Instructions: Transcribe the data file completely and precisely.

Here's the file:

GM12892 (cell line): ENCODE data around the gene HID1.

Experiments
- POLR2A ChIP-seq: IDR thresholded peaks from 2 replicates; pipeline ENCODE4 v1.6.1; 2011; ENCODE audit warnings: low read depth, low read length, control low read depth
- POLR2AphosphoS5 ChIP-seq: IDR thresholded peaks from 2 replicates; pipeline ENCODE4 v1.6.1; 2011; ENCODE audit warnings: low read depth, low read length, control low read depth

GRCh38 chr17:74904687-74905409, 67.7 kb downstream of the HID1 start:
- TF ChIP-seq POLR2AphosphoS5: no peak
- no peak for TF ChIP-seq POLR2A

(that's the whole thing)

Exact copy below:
GM12892 (cell line): ENCODE data around the gene HID1.

Experiments
- POLR2A ChIP-seq: IDR thresholded peaks from 2 replicates; pipeline ENCODE4 v1.6.1; 2011; ENCODE audit warnings: low read depth, low read length, control low read depth
- POLR2AphosphoS5 ChIP-seq: IDR thresholded peaks from 2 replicates; pipeline ENCODE4 v1.6.1; 2011; ENCODE audit warnings: low read depth, low read length, control low read depth

GRCh38 chr17:74904687-74905409, 67.7 kb downstream of the HID1 start:
- TF ChIP-seq POLR2AphosphoS5: no peak
- no peak for TF ChIP-seq POLR2A